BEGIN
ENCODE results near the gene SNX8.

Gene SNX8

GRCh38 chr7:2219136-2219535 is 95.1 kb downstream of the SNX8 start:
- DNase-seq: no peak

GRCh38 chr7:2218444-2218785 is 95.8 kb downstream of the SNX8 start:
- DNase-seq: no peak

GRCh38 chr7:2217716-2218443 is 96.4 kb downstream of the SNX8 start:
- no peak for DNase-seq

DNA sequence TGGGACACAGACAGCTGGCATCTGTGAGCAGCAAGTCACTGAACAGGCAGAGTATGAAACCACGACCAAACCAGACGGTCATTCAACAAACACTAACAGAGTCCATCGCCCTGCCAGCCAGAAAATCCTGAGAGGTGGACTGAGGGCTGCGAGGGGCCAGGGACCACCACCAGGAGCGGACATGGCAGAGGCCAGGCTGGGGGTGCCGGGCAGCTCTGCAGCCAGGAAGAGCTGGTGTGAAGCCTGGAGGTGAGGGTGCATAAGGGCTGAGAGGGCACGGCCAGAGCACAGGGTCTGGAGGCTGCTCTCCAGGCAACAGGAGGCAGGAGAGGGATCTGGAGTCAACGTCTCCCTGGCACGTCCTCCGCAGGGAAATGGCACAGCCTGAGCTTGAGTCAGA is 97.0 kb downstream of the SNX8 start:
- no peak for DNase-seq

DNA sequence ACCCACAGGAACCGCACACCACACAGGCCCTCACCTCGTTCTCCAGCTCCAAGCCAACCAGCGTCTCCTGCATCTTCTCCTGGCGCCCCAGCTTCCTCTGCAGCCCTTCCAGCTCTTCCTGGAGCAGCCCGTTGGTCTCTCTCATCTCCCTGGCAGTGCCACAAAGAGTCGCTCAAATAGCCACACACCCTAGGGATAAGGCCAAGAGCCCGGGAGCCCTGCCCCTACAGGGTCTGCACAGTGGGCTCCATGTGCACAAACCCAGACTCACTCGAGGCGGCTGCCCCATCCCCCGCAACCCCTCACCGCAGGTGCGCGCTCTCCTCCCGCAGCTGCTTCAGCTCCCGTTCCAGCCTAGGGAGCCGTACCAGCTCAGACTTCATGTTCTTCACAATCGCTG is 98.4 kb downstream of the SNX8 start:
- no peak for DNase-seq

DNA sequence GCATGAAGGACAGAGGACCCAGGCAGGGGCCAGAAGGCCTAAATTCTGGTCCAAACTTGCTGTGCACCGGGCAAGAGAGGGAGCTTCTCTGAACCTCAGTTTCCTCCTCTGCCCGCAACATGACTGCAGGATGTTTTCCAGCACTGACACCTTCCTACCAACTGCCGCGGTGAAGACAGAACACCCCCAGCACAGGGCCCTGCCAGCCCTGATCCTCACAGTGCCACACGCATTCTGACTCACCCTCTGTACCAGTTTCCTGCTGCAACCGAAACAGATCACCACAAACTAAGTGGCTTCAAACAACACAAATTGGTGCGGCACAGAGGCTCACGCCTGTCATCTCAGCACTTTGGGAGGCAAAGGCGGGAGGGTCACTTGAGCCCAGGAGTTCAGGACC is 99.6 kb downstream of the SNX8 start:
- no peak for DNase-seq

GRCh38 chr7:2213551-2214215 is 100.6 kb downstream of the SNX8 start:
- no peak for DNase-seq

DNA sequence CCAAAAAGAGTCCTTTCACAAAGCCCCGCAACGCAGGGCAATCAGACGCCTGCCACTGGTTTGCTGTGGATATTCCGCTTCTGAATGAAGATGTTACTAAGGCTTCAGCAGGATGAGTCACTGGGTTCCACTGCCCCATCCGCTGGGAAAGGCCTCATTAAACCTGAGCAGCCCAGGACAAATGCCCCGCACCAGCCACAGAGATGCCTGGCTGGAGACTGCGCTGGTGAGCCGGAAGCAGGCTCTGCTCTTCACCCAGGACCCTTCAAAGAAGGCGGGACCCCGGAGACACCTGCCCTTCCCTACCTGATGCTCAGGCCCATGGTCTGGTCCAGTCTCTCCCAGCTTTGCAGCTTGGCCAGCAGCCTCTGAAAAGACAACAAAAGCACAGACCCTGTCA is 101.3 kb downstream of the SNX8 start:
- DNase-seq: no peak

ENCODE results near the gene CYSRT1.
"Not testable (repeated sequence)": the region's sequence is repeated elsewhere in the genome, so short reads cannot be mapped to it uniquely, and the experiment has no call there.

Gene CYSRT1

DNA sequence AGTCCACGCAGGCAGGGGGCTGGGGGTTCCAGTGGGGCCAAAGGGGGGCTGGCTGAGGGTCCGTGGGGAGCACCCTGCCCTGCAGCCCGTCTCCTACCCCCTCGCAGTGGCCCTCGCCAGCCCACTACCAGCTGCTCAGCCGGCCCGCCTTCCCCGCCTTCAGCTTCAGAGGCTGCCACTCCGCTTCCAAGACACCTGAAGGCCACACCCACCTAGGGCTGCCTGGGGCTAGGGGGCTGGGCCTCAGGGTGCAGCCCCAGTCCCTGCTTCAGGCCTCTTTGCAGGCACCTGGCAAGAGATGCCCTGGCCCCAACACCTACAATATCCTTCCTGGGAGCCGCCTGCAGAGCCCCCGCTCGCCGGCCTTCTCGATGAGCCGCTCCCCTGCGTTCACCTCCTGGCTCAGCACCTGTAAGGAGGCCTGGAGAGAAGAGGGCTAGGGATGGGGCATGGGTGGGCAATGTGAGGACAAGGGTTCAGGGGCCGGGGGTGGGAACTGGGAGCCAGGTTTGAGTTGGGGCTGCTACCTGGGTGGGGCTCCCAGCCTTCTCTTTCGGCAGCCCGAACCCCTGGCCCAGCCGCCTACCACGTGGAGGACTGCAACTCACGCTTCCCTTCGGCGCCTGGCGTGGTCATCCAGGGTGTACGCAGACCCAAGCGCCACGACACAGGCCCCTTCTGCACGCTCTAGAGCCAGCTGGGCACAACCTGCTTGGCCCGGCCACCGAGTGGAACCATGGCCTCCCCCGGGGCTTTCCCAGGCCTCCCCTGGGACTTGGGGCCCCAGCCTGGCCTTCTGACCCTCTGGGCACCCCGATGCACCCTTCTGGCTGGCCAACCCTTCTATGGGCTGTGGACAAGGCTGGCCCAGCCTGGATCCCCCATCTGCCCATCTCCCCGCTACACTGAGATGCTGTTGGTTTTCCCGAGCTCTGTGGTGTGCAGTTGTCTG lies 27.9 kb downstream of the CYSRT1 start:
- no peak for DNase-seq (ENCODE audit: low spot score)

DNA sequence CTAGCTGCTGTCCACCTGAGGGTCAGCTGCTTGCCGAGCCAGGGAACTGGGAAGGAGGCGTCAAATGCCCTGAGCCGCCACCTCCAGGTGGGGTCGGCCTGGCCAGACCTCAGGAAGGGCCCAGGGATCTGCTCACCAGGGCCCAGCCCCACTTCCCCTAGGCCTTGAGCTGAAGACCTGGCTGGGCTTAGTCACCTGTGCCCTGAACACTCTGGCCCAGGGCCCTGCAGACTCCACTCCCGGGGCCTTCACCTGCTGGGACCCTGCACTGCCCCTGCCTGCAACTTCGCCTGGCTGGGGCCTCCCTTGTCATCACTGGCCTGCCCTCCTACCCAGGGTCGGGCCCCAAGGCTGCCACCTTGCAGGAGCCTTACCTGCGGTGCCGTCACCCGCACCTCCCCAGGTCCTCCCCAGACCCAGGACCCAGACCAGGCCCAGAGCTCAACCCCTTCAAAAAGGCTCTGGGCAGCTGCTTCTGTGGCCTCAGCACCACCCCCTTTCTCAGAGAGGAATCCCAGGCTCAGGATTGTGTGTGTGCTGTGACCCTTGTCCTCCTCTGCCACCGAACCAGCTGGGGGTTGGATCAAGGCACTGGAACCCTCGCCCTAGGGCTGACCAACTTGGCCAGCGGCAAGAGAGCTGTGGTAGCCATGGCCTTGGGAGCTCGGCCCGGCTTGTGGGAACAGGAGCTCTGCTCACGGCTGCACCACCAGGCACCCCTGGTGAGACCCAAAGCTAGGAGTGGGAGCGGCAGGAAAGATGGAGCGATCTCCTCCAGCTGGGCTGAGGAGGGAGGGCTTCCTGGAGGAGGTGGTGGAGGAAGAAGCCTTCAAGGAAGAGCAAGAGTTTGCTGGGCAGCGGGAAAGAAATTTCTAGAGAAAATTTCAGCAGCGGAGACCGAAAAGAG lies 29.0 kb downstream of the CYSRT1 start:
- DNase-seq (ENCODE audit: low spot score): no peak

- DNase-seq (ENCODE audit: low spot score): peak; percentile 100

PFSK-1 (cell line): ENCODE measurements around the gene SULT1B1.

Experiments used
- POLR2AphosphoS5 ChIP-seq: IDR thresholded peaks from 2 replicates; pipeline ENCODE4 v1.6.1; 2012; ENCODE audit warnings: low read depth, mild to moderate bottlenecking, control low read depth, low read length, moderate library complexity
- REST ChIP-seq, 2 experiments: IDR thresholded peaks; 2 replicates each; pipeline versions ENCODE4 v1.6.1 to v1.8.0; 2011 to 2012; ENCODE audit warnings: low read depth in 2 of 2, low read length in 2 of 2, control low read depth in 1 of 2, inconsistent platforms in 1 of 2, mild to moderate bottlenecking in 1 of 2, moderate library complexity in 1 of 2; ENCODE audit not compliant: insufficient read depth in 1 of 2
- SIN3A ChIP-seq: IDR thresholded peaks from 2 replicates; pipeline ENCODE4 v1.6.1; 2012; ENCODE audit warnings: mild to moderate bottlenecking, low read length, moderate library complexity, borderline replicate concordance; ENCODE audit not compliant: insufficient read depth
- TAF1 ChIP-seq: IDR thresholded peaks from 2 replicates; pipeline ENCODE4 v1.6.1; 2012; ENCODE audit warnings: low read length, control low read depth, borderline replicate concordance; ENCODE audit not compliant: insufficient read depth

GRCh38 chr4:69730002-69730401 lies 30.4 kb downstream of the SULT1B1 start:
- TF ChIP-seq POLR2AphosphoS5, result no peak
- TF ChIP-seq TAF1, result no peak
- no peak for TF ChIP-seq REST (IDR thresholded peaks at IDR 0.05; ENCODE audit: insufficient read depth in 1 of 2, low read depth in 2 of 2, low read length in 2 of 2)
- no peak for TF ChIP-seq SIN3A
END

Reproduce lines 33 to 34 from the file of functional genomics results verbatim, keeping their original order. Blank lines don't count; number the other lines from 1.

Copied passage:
GRCh38 chr4:69730002-69730401 lies 30.4 kb downstream of the SULT1B1 start:
- TF ChIP-seq POLR2AphosphoS5, result no peak